In-between the two epics, are six fine songs ranging from just under four minutes, to well over seven minutes. The short Ringing The Changes is a deceivingly simple, typically English folk song with more fabulous vocals by Minnear. The subtlety lies in the sparse but effective instrumentation which gives ample room to the vocals but sets the scene when necessary. The lyrics refer to the bell ringers of a typically English parish and all the traditions that surround them.

In spite of its title, Kintsugi sounds less Japanese than expected. The long instrumental part starting after two-and-a-half minute hints to Japan but the eastern mood is never dominant. Peter Jones sings the vocals, and as always does a great job, while Van Essen's violin and St. Pere's guitar, work together splendidly.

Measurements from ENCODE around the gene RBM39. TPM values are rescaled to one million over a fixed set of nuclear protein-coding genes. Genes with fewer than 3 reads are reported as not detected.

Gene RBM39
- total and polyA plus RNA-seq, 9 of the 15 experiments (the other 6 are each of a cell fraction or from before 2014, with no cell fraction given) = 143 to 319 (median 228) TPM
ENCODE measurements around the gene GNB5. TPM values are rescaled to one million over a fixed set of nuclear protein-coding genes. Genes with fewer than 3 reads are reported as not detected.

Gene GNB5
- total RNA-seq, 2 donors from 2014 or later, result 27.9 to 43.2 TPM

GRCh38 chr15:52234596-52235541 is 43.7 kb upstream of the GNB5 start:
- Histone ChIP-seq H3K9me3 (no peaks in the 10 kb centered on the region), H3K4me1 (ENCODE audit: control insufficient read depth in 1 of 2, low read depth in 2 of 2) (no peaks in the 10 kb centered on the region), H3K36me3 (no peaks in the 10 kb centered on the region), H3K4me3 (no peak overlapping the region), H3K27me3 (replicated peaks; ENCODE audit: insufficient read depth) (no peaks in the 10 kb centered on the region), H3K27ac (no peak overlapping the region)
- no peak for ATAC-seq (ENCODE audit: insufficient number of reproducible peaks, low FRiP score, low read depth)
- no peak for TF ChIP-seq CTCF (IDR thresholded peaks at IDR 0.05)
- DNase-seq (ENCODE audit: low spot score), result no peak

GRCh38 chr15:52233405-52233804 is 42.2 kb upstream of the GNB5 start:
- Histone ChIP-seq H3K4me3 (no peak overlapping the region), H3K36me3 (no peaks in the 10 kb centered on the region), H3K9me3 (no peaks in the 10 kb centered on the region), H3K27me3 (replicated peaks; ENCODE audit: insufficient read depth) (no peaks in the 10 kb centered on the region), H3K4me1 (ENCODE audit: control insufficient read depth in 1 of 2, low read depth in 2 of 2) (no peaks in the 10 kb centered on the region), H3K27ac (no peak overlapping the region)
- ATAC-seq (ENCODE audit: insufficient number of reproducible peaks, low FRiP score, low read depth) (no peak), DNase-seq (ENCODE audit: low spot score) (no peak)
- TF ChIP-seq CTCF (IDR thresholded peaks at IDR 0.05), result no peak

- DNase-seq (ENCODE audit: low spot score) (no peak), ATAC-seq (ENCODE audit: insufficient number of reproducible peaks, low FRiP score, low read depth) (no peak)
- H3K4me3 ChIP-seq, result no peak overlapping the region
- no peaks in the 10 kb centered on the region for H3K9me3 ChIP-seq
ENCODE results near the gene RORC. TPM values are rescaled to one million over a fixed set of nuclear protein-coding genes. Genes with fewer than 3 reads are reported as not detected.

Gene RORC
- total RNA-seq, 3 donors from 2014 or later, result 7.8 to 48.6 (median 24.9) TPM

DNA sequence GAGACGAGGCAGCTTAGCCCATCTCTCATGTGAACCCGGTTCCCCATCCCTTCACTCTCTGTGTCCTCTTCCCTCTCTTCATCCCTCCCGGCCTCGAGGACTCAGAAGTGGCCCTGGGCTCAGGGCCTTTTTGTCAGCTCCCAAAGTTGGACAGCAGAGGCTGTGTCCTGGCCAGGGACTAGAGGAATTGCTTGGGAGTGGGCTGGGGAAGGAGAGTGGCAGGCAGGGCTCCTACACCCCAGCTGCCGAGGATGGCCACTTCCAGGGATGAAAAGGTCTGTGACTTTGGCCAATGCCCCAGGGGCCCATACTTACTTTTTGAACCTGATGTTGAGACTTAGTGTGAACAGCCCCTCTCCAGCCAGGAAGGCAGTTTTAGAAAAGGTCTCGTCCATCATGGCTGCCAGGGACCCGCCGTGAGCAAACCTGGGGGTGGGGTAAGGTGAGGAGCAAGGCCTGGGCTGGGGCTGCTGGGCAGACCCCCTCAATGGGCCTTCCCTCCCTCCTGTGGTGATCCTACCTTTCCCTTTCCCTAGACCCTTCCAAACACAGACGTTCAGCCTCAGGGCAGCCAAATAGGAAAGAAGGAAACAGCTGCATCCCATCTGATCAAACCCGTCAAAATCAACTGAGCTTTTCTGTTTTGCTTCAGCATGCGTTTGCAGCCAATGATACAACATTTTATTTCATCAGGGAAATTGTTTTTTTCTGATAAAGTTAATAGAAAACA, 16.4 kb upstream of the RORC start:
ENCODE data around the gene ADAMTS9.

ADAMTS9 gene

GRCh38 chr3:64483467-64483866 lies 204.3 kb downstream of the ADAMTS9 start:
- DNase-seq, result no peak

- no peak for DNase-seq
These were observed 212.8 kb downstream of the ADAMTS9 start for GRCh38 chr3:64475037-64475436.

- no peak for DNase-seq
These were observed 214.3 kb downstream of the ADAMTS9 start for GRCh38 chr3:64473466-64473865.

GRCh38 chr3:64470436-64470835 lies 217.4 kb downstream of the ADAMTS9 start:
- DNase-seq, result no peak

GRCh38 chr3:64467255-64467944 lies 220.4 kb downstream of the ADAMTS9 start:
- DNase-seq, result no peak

The opening of Flying Train are some spoken German words recorded at Wupperthal's Suspension Bridge, the oldest electric elevated railway in the world. It gives the song an immediate sense of authenticity which is strengthened by the fine, dynamic instrumental music. Towards the end, the fine piano playing emerges upfront in the mix followed by a vintage keys solo, which both sound awesome. This song is also released as a video single that is more than worth seeing.

The musical atmosphere of Xenos, with the clever use of rhythmic keys and percussion and a infectious chorus, made me think of 10CC's Dreadlock Holiday. The lead vocals by Hornai are very fine, the music quite poppy and a bit pulsating. The lyrics deal with the present state of hospitality in (western? rich? developed?) countries towards the numerous refugees all around the world. Although Holden doesn't speak out firmly, it is very clear what he thinks of it.